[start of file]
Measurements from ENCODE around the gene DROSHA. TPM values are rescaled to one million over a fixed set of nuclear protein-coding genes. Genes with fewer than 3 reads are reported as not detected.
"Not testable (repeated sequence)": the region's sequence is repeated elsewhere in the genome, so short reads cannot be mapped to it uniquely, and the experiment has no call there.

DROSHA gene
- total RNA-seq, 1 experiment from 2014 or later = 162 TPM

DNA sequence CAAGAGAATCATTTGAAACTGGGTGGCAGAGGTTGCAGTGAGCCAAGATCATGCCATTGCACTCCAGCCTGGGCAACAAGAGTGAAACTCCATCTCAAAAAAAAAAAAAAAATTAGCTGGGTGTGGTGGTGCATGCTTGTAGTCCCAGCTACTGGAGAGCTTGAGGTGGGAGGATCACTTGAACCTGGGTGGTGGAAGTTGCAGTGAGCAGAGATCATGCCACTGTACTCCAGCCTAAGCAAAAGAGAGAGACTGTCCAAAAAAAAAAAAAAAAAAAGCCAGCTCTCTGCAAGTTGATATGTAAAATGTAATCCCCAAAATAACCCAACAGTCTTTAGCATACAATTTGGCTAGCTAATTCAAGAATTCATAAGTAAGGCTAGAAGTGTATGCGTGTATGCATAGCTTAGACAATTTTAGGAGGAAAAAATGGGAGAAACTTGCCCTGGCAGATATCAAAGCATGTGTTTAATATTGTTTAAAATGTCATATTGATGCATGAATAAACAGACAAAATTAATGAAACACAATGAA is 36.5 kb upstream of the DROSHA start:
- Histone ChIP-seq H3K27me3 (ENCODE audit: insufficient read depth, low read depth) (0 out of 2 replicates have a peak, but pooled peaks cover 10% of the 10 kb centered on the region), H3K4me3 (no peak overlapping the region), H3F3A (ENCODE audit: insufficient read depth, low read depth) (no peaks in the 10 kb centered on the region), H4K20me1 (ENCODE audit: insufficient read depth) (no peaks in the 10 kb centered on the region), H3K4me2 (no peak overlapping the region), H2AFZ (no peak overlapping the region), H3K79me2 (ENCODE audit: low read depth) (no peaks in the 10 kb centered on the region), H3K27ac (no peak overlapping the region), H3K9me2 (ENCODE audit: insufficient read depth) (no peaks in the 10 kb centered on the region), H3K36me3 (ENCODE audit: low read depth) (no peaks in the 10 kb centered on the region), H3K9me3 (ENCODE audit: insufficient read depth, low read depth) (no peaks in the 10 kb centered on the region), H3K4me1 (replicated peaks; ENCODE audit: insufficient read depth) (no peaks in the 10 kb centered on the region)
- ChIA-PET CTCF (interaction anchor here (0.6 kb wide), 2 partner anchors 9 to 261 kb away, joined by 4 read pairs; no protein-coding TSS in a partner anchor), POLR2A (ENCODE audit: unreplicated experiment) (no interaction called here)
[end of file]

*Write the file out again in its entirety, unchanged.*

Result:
Measurements from ENCODE around the gene DROSHA. TPM values are rescaled to one million over a fixed set of nuclear protein-coding genes. Genes with fewer than 3 reads are reported as not detected.
"Not testable (repeated sequence)": the region's sequence is repeated elsewhere in the genome, so short reads cannot be mapped to it uniquely, and the experiment has no call there.

DROSHA gene
- total RNA-seq, 1 experiment from 2014 or later = 162 TPM

DNA sequence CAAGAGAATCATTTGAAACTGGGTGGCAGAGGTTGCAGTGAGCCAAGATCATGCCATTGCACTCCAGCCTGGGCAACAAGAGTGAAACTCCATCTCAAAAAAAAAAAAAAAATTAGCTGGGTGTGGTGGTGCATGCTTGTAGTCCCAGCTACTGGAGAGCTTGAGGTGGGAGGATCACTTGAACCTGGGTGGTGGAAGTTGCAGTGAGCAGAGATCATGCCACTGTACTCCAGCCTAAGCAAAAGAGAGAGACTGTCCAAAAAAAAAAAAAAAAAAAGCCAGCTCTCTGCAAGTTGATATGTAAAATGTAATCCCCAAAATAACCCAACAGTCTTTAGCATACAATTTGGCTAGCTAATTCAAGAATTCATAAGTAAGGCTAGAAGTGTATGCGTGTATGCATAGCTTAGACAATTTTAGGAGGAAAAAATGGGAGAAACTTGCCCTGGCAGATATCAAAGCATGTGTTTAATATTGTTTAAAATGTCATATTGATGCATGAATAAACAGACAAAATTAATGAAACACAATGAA is 36.5 kb upstream of the DROSHA start:
- Histone ChIP-seq H3K27me3 (ENCODE audit: insufficient read depth, low read depth) (0 out of 2 replicates have a peak, but pooled peaks cover 10% of the 10 kb centered on the region), H3K4me3 (no peak overlapping the region), H3F3A (ENCODE audit: insufficient read depth, low read depth) (no peaks in the 10 kb centered on the region), H4K20me1 (ENCODE audit: insufficient read depth) (no peaks in the 10 kb centered on the region), H3K4me2 (no peak overlapping the region), H2AFZ (no peak overlapping the region), H3K79me2 (ENCODE audit: low read depth) (no peaks in the 10 kb centered on the region), H3K27ac (no peak overlapping the region), H3K9me2 (ENCODE audit: insufficient read depth) (no peaks in the 10 kb centered on the region), H3K36me3 (ENCODE audit: low read depth) (no peaks in the 10 kb centered on the region), H3K9me3 (ENCODE audit: insufficient read depth, low read depth) (no peaks in the 10 kb centered on the region), H3K4me1 (replicated peaks; ENCODE audit: insufficient read depth) (no peaks in the 10 kb centered on the region)
- ChIA-PET CTCF (interaction anchor here (0.6 kb wide), 2 partner anchors 9 to 261 kb away, joined by 4 read pairs; no protein-coding TSS in a partner anchor), POLR2A (ENCODE audit: unreplicated experiment) (no interaction called here)